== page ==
Security’s Role When Buildings Are Repurposed as Temporary Medical Facilities
In New York City, the Javits Center was outfitted as a temporary hospital for COVID-19 patients. In San Diego, the convention facility was established as a temporary homeless shelter. In Belgrade, Serbia, Hall 1 of Belgrade Fair was to be used as a quarantine center. In Madrid, Spain, the IFEMA convention complex became the country’s largest hospital.
Around the world, municipalities have enlisted large facilities to handle critical space needs as the COVID-19 pandemic overwhelms conventional infrastructure. The Safety and Security Task Force, a joint effort from the International Association of Convention Centres (AIPC) and the Global Association of the Exhibition Industry (UFI), took lessons from centers that had already been converted as well as existing emergency management resources and protocols, and produced Convention and Exhibition Centres as Temporary Emergency Facilities. While the guide is intended as a general reference applicable to many different situations when a facility might be repurposed, such as during a weather catastrophe, it was researched and written during the current COVID-19 pandemic. According to the report, security is a critical function when a facility is repurposed:
“From the start, keep security and safety front and center. Security on site may be controlled by others but keep a team of your own. Your own interests are best known to you, and you are best placed to have these covered. Don’t assume others will do this for you. A security-minded focus should remain during the busy period of the build.”
Security Management had the opportunity to speak with Glenn Schoen, who coordinated the AIPC-UFI Safety and Security Task Force and helped author the report. He provided an inside look at some of the most important factors for convention center security leaders to consider at the different stages of the center’s transition to a different function and back again.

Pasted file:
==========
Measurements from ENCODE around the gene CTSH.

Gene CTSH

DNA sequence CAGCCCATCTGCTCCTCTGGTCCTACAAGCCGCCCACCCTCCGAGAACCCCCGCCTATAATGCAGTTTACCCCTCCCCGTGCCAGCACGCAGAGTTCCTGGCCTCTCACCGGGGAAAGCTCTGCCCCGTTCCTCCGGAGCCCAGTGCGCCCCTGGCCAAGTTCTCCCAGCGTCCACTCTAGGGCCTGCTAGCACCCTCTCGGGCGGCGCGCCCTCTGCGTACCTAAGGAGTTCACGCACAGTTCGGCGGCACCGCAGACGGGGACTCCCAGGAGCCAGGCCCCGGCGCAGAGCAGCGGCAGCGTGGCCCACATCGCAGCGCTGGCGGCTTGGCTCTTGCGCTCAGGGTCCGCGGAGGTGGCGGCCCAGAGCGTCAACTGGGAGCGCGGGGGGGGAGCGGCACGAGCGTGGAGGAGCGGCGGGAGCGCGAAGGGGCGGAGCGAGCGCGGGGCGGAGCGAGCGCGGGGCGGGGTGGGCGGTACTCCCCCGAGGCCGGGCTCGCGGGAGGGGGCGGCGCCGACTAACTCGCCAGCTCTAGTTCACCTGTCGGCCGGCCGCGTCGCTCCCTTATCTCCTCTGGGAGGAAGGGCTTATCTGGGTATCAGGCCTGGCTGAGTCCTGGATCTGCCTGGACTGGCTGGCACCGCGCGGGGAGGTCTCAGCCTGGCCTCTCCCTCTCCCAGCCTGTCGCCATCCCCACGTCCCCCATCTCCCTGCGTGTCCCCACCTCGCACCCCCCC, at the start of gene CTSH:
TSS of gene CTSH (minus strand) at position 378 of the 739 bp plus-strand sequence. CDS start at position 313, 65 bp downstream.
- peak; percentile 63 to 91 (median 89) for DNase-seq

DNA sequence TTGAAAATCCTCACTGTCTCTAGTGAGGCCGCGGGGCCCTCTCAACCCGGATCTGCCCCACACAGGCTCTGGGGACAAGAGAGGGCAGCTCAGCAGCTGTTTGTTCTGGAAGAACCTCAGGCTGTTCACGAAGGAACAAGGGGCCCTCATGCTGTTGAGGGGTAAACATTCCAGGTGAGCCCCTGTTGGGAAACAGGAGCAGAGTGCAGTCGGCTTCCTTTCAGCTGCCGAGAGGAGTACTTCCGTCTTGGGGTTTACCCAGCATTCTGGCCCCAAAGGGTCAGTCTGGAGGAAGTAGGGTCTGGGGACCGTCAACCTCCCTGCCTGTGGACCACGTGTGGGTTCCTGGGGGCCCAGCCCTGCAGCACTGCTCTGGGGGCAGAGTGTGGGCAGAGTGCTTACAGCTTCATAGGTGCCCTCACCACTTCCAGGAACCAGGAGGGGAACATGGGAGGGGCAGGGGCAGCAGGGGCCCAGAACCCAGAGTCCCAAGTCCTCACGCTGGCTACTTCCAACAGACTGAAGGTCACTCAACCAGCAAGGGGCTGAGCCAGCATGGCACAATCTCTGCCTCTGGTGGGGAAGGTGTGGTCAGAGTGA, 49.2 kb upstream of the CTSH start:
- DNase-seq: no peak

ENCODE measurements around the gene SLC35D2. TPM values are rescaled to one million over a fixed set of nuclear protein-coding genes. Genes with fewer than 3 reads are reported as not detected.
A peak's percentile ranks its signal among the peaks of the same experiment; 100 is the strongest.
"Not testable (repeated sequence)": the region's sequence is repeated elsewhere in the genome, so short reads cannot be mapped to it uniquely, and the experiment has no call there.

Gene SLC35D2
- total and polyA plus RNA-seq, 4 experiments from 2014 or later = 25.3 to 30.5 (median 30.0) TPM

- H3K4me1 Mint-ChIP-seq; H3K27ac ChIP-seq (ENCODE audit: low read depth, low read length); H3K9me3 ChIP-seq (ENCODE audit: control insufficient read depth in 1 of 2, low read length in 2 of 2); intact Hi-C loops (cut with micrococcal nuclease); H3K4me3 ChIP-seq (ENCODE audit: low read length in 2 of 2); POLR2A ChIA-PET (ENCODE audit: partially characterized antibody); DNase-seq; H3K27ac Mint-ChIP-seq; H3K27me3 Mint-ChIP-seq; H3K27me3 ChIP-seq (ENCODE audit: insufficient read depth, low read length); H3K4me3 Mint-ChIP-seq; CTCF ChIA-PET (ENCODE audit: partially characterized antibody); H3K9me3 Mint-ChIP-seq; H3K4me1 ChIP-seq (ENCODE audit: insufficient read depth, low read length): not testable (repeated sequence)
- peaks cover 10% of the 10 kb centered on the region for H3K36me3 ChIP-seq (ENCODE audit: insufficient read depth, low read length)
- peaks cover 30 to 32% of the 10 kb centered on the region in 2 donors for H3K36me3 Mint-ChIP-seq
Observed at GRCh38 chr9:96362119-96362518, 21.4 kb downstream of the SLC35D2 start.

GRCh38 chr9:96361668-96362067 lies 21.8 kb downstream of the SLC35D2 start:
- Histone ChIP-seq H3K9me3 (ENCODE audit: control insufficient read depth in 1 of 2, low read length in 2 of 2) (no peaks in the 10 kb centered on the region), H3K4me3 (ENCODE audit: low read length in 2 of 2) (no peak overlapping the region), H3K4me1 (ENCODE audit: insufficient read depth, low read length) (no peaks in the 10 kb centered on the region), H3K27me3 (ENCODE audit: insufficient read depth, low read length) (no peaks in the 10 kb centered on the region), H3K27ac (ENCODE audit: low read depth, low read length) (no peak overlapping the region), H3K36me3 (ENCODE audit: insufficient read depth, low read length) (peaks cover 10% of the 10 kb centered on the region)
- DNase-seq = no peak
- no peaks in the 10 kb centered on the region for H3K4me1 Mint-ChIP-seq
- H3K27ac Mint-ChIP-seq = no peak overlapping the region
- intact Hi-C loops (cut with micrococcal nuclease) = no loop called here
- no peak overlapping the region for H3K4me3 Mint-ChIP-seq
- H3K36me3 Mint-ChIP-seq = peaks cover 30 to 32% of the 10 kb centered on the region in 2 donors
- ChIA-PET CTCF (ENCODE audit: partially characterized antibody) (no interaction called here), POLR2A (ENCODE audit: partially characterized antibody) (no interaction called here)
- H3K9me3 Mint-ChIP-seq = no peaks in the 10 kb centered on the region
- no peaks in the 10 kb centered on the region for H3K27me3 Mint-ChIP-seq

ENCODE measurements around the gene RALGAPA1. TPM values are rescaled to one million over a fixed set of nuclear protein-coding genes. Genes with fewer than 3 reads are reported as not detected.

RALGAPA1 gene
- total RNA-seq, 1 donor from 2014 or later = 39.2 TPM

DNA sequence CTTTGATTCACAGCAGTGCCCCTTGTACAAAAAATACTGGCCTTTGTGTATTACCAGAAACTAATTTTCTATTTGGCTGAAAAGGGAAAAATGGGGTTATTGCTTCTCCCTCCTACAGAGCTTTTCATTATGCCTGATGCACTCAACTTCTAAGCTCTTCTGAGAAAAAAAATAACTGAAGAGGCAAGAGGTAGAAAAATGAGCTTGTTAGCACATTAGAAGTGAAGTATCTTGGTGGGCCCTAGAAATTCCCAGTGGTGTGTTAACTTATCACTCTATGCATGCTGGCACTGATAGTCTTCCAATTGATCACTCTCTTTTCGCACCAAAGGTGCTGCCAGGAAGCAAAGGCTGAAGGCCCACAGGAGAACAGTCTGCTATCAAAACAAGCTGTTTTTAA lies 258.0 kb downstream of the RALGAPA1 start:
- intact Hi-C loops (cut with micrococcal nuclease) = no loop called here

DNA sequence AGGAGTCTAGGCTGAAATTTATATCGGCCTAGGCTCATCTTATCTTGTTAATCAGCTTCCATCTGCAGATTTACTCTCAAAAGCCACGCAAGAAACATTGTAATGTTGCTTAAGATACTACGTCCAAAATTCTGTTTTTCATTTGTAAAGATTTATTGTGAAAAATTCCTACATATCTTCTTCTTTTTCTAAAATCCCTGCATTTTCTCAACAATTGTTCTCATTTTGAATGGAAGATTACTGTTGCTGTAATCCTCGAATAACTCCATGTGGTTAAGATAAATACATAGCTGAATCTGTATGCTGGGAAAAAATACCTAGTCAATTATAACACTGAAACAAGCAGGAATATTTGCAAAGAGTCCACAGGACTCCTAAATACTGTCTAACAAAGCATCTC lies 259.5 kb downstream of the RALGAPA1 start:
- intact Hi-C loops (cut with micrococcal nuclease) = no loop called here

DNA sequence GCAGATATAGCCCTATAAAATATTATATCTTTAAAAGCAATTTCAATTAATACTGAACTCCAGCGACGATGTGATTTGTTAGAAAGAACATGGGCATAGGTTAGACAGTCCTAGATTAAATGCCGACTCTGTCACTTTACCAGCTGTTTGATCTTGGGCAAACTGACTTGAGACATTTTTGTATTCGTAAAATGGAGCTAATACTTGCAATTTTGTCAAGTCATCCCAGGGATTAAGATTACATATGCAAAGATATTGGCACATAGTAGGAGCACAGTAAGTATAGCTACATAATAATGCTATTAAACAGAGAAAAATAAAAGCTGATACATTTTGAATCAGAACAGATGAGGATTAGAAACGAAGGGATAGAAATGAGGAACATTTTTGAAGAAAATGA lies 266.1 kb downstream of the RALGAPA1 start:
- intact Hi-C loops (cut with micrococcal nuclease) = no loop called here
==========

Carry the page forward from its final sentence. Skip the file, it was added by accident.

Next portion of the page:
Schoen said that when facilities are repurposed as medical facilities, as so many have been as part of the pandemic crisis, that health and safety requirements are necessarily the top priority. However, security is a close second. “Security leaders need to realize from the start how important they are when it comes to this whole effort,” he said. “They need to be involved in the planning at the very start, through the build out, while it is functioning, and during breakdown. Security is a key element to be successful at this.”
There are many readily apparent actions security leaders need to take as a site begins a transition, including assessing current staffing capacity (and anticipated future capacity in case of illness) and reaching out to key vendors. As detailed in the report and highlighted by Schoen, there are also several considerations that may not be as apparent.
An important one is accepting the idea that security procedures and protocols typically kept confidential will need to be shared to a wider circle. Sharing what is alarmed, how the alarm systems work, and similar matters is typically closely held information, but security directors will likely need to share this information with the facility’s new security partners. Schoen says facilities may want to consider preparing nondisclosure agreements for the most sensitive information. Other information that is typically not shared widely also needs to be rethought. “When you think about security procedures, they’re typically things you keep to yourself,” Schoen said. “Now you want to have them written out, updated as needed, and distributed widely. We’ve found that spreading the knowledge of how to secure your facility to others is important so they can help you in the security effort.